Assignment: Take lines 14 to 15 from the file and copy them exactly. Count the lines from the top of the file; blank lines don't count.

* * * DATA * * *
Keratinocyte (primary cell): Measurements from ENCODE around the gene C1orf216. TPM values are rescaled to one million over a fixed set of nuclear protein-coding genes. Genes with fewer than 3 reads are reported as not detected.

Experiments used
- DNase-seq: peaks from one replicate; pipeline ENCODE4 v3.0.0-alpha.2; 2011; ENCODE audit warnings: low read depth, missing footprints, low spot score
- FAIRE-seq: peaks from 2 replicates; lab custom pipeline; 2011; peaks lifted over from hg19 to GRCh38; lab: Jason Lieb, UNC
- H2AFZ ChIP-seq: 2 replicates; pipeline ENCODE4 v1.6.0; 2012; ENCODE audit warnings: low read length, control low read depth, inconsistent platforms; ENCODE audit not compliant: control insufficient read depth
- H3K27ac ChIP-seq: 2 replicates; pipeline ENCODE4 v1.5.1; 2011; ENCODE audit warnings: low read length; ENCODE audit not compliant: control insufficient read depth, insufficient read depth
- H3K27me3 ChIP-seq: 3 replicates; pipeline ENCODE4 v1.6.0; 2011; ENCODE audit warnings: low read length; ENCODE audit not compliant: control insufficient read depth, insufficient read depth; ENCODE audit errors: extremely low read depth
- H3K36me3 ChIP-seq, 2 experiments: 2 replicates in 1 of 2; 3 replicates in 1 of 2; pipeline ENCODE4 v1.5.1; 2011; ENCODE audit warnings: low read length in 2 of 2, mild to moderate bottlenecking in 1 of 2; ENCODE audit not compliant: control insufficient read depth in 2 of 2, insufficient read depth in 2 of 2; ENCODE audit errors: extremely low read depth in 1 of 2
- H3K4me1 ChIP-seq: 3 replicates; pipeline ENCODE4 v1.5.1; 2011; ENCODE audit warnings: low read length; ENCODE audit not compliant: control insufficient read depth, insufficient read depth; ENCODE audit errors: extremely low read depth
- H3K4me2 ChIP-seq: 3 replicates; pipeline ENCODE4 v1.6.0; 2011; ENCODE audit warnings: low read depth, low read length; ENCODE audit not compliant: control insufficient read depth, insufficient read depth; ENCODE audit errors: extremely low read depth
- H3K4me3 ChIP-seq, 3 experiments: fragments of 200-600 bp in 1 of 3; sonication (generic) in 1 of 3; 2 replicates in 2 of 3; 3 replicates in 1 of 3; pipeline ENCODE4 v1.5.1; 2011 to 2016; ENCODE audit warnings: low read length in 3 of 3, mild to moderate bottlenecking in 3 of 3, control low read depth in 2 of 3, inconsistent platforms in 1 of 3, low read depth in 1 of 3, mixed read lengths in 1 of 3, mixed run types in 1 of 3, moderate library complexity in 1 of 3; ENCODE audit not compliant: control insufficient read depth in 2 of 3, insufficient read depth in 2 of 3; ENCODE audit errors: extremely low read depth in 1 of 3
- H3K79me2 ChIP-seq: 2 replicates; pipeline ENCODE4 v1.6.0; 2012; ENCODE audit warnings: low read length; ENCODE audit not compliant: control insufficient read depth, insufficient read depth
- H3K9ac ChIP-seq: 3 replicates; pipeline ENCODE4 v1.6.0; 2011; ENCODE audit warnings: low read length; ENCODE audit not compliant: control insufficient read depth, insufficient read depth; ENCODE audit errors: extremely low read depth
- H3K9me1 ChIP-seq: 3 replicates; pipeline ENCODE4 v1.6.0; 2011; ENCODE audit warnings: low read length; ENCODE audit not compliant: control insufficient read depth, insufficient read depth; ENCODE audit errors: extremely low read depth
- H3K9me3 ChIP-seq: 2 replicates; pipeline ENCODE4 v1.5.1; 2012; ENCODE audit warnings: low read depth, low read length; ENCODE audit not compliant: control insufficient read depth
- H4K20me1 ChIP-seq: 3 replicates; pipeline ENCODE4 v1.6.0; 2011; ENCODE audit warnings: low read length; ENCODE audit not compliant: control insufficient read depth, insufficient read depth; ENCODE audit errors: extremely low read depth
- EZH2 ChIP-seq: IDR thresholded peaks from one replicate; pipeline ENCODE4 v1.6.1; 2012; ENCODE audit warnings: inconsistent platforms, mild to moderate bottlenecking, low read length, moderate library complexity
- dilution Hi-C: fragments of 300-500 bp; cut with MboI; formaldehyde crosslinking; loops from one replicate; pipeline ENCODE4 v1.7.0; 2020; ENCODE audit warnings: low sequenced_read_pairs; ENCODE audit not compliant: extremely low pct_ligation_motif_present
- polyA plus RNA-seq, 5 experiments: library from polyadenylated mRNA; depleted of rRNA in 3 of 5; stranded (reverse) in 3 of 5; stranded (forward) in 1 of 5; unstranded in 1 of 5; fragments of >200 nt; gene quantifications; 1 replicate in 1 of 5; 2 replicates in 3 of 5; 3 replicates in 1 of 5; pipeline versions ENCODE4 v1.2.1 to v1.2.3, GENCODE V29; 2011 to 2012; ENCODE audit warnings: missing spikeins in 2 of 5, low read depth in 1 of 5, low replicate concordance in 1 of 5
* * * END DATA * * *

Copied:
- H3K9me1 ChIP-seq: 3 replicates; pipeline ENCODE4 v1.6.0; 2011; ENCODE audit warnings: low read length; ENCODE audit not compliant: control insufficient read depth, insufficient read depth; ENCODE audit errors: extremely low read depth
- H3K9me3 ChIP-seq: 2 replicates; pipeline ENCODE4 v1.5.1; 2012; ENCODE audit warnings: low read depth, low read length; ENCODE audit not compliant: control insufficient read depth